Difficulties get launched in Anthony Thwaite’s introductory essay. ‘The man for whose birthday this book has been assembled has been characterised ... as “the best-loved poet of his generation”. Many would call him the finest living poet writing in English.’ This is warm, and just: but it is not perhaps a good ‘platform’ for a tribute to Larkin. What stands in the way is not merely that modesty on the part of the poet which Thwaite mentions, but something perhaps more significantly principled. The ‘Best of Britain’ approach may not be good for any poet, but especially not good for Larkin, who has in his Oxford Book waged a private war (or so it seems) on that very notion of ‘the best’. It is the nature of Larkin’s Oxford Book to act against most preconceived academic or critical or merely journalistic categorising of ‘the best’, in favour of individual ‘good poems’, the name and status of whose writers are really quite immaterial. John Gross’s interesting essay in the present volume finds in the anthology a ‘cynicism ... inseparable ... from tolerance’: the choice seems to me more positive and more principled, deriving from a real desire to replace doctrinaire patterns by a great free amassment of good individual poems, good individual writers wholly out of competition with each other.

It is perhaps his sense of this that makes Thwaite go on to insist that his real subject is not the public man but the private. There is some pleasant detailing of the poet’s personal kindness and unfailing amiability of social bearing, before Thwaite concludes with a statement of purpose, however hesitant and hedged: ‘I seem to be working around to a statement that Larkin is really much nicer, much more normal, much more like us, than both his admirers and his detractors have established ... That is not my intention ... though ... though ...’ The writer’s uncertainty here is justifiably caused by his difficulty in saying what his intention is, if not this. And if it is this, he has problems. The least of them is the fact, as he must know, that this ‘niceness’ is on view in the poems, for whoever wishes to observe it: anyone who does not is not going to be convinced by the testimony of bystanders. For – and this is the real problem – Thwaite could hardly have chosen worse, logically speaking, in choosing to expound the ‘niceness’ of Larkin. Nice is – as a glance at the OED will confirm – one of the most extraordinary words in the English language: it is now as near as makes no matter to meaning nothing whatever. Only in about the fifth century of its usage, and in the 13th of its 14 dictionary definitions, did it cease to mean something slightly nasty and begin to mean something fairly nice. And it did so by becoming a word reflecting pure social utility: its meaning now is a grunt of social assent. It means ‘one of us’.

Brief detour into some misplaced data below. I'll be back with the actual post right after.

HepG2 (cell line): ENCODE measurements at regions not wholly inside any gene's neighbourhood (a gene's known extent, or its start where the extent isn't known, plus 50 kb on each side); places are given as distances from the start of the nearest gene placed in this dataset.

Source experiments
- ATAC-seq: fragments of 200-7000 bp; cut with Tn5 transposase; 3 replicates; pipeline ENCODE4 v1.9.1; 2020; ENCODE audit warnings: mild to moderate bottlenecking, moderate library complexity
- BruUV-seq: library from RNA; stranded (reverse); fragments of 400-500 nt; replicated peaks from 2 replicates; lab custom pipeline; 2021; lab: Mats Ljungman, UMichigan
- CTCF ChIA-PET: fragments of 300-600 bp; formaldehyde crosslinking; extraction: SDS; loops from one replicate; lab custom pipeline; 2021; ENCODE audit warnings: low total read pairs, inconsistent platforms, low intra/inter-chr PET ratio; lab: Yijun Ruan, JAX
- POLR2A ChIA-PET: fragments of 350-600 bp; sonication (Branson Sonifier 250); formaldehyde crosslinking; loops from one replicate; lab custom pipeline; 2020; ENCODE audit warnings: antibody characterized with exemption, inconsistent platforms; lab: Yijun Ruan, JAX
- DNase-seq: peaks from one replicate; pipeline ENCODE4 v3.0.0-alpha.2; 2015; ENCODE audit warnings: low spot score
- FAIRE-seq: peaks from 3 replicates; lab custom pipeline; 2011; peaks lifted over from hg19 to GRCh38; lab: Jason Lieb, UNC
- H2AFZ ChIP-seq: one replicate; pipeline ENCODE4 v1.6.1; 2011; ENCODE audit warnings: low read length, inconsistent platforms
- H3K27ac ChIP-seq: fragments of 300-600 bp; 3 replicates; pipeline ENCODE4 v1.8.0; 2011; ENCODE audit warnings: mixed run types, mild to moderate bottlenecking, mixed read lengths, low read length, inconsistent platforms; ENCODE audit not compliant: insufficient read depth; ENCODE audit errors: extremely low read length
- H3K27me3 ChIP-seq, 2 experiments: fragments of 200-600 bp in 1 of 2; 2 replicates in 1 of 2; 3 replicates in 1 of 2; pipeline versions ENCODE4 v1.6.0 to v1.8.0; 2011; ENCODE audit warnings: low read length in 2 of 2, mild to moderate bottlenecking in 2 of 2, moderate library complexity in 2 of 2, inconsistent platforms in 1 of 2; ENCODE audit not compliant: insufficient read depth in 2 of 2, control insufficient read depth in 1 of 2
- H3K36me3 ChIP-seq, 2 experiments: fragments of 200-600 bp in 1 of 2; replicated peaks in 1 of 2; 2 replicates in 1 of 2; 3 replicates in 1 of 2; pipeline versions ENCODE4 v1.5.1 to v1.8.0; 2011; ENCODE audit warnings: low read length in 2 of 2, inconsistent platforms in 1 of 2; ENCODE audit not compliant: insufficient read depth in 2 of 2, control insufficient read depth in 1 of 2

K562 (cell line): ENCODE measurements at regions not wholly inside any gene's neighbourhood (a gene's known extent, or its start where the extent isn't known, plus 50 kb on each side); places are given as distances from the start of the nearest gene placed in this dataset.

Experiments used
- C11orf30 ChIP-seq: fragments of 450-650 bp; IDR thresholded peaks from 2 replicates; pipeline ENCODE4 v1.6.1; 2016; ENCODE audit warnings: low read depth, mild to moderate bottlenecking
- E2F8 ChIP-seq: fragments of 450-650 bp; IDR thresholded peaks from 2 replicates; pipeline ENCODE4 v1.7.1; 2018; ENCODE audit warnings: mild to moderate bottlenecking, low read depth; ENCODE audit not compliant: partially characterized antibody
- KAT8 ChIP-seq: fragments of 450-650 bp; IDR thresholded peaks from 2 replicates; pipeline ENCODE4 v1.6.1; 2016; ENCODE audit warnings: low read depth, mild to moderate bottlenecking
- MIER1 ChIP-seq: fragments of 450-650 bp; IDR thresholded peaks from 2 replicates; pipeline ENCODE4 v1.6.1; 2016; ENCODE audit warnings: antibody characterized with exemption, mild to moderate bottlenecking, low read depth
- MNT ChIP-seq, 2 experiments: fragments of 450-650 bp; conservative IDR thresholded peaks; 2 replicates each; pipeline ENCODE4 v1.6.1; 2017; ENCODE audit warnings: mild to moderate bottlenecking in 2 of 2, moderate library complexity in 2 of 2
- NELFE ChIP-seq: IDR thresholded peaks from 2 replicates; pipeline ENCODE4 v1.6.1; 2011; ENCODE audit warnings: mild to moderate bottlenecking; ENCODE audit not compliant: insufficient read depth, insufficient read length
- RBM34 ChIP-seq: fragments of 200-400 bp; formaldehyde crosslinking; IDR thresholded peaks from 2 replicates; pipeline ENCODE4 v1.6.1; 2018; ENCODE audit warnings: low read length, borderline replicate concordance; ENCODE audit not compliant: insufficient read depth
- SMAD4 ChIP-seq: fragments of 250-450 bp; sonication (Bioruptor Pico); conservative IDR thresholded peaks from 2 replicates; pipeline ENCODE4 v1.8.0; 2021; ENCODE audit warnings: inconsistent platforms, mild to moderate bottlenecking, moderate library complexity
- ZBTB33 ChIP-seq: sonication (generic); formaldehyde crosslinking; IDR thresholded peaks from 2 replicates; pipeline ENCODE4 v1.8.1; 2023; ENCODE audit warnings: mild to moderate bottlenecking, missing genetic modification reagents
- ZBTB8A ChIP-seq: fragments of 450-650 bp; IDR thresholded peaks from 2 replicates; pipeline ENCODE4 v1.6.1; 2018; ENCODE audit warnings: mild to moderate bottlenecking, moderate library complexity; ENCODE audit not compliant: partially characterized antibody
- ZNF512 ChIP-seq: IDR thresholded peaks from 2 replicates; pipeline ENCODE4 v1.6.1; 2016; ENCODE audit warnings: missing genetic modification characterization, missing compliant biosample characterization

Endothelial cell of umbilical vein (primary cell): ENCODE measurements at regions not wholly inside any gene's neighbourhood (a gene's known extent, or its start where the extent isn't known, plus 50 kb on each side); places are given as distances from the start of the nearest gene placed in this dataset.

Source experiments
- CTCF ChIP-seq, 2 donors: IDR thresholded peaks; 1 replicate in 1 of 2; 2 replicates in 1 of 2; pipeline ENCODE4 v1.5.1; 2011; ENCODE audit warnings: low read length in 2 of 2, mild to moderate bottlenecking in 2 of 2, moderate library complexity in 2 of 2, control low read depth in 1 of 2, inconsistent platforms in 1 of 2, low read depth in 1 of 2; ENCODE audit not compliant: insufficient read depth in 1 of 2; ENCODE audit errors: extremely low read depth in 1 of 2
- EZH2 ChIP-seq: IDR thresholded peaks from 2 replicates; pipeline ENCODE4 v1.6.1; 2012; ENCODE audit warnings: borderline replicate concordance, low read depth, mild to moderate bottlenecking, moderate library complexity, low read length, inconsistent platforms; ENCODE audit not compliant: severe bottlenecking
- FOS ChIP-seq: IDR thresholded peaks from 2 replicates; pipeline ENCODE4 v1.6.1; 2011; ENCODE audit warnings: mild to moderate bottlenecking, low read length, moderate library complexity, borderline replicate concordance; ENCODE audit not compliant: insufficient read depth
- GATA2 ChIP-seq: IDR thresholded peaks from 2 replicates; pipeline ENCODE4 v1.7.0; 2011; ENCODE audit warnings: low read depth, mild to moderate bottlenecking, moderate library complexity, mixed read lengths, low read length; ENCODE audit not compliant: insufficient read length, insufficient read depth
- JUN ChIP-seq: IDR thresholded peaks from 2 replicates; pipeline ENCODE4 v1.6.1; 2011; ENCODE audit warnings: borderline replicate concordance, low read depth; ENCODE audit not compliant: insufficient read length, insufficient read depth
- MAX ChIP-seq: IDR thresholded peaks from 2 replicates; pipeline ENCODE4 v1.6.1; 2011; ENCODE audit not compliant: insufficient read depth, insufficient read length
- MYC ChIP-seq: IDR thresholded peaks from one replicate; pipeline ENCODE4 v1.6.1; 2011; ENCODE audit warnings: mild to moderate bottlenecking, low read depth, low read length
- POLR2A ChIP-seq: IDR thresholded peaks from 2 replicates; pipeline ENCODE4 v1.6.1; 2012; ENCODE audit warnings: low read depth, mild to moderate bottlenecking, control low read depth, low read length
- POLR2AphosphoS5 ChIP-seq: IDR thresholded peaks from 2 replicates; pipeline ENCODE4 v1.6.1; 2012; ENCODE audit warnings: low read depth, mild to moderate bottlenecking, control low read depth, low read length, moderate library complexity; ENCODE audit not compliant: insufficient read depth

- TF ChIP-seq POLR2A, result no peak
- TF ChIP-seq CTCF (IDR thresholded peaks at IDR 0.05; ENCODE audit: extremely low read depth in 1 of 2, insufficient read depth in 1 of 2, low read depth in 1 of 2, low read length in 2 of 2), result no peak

Thus, in taking for theme Larkin’s niceness, Thwaite is showing how the poet is ‘like us’, as he says. But how many readers make an us? If Thwaite includes his readers, then we may not want to know about the Larkin who is like us. We want to know about the Larkin who is like himself, and perhaps we can only really learn that from the poems. For the only Larkin we know is unlike us in one vital respect: he is a very good poet. In the context of the introduction, however, Thwaite’s ‘like us’ may refer to a much smaller group of friends and acquaintances. He lays great stress on an essentially friendly and informal intention, aiming a cheerful kick at academic nonsenses, murmuring the name of Jake Balokowsky and disclaiming all, formal biographical or critical purposes: ‘This is not The Life and Letters of Larkin.’ Very good: one can do nothing but sympathise with the belief that small is, after all, beautiful. But how big is print? Friends, however normal and nice, do not normally (or nicely) publish their liking for each other – indeed, privacy and its excluding mutuality are of the essence of friendship. To publish is to cease to be ‘one of us’ (Elizabethan aristocrats did not publish) and it demands a public form to bridge the gap in communication. It is suggestive that, despite all his feeling about Jake, Thwaite has had to approximate to a form that is in its origins not only academic but German in the formality of its rituals. It may have been a mistake ever to have tried to domesticate here the ritual of Festschrift, for the English have their own system of manners, to which privacy, informality and paradox are essential. If English scholarly festschrifts are as good as they often are it may be because academics do not in general write well enough to worry about little things like tone and style, but merely settle zestfully to finding a good home for their latest Note or Query.